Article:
Drawbacks of Freelance Web Development

I’ve been a web developer since 2004, which thinking about it is almost 10 years—quite a long time.

During this time I went through different phases: from being excited about starting up my own business, to learning how to deal with clients, how to charge the right price, how to find new projects, etc.

I also went through different levels of happiness. Generally I stayed on the happy side—but it wasn’t before many years of doing this that I realized about the perils of freelance web development/consulting, and that this job slowly made me more frustrated than happy, and most importantly that it had little by little been eating away my passion…

Freelance vs. employment—advantages of freelance web develpment

Italy (where I’m currently based in) is one of the worst in Europe for salaries and buying power. Renting an apartment can take as much as 80% of your salary (yep, that’s why many people live with their parents at 30 years old here). One way to survive is to open a small business, which of course can bankrupt you but also allow you to live a pretty good life if it’s successful. I don’t remember if this was one of the reasons that made me decide to do freelancing instead of looking for an employer—I’d say probably yes—but regardless, in my opinion freelancing does have many advantages over employment.

You can make more money

First, you can potentially make more money. If that’s not the case, at least you’re in control of how much you charge: following the rules of supply and demand, if you get good at what you do you can literally charge whatever you want. I remember looking at Thomas Fuchs’ hourly rate when I started: currently $800/hr with very limited availability. Of course, I didn’t get even remotely as good as he is, but it was a good motivator :-). In addition, if you win an award, release some awesome software or similar, you can increase your rate exponentially—and most importantly overnight.

On the contrary, usually employment pays less (at least here), and it can take years or decades to earn much more than what they started you with—if it ever happens and if you can keep your job.

It’s not as repetitive

Of course I’m generalizing here, but if you’re employed it’s very possible that you get hired to build some huge application or software suite, and chances are you’ll work on that project for a good while, if not the whole time. If you’re hired as a—let’s say—PHP programmer, in addition, very rarely might you be able to abandon the technology and start programming in Ruby.

Being a freelancer, you work on different projects all the time. I usually work on 2-months projects, and then offer support. I do a lot of custom web applications and sometimes websites as well, and jobs are always pretty different, either in what needs to be done, or at least the industry. In addition, I started doing layouts in HTML and CSS, and after a while I totally abandoned that, taught myself PHP, and I now mostly program web apps in PHP/MySQL, of course with lots of Javascript which I also taught myself in my very limited spare time.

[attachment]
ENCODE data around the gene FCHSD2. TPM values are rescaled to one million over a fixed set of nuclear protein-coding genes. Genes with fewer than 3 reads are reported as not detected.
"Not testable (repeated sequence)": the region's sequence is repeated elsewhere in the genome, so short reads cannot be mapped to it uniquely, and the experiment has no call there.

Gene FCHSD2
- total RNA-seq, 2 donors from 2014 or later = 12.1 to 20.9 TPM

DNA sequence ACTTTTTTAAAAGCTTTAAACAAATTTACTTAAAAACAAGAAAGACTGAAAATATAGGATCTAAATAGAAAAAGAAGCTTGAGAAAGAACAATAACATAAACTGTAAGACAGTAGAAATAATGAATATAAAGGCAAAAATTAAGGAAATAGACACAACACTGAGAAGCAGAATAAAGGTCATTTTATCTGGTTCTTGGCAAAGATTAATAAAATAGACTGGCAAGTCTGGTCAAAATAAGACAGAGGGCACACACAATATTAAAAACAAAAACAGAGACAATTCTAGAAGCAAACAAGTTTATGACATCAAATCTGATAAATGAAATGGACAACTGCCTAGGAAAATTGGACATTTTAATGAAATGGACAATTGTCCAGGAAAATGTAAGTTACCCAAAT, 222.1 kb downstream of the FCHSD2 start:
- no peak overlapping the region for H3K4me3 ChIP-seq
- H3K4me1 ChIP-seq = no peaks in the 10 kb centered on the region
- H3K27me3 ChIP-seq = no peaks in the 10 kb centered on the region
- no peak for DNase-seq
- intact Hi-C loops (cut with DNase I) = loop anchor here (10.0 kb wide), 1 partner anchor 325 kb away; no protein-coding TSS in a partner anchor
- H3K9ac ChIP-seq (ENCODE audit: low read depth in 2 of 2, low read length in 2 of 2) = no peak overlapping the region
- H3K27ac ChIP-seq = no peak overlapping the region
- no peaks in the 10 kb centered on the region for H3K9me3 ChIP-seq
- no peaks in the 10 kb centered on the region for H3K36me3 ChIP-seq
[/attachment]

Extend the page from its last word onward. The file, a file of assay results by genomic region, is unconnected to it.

You can fire your boss(es)

In pyramid schemes infomercials they always claim that you can become your own boss. While I don’t believe this is the case with freelancing—more about this below—I do think that at least you can fire your boss.

The way I see it, if you are a freelancer your clients become your bosses: they have the power to try to make you do what they want, fire you, pay you less or pay you more, etc. etc. The advantage over employment is that if you are fed up with one or more of them you can get rid of them (e.g. find another client). Of course, I’d rather work out a compromise—I’m not saying you should leave a project half way or break a contract (actually I don’t think I’ve ever done it)—but it’s always nice to know that it’s an option you have, and that it wouldn’t cause any terrible consequence in most cases.

Disadvantages of freelance web development

After a few years of excitement, some disadvantages of being a freelancerbecame very apparent to me. Some of them can be fixed, while some of them come with the job.

It’s not true that you’re your own boss

When you don’t have somebody tell you what to do, it’s empowering. The problem is, you think that as a freelancer you won’t have a boss and you’ll be able to do what you want, but in reality each one of your client tells you what to do and acts and feels exactly like a boss (at least for the duration of the project). So, you just end up having 10 bosses you have to deal with at the same time, and in many cases they can also disrupt your work.

You are a business (even if you don’t know it)

While it may not be true that you are your own boss, you are certainly an actual business, with all the good and bad that comes with it.

That means that you have to charge an appropriate amount, and ask people for money (and making the switch between consumer and supplier is hard at the beginning), find enough clients to pay your bills, file taxes, pay for equipment, make sure people pay on time (a rare thing in Italy), and all other nice things businesses do.

All this might seem easy, but you have to think that you have to do all thaton top of the actual work. As you might be working long hours—specially at the beginning—doing everything can get overwhelming.

You work all the time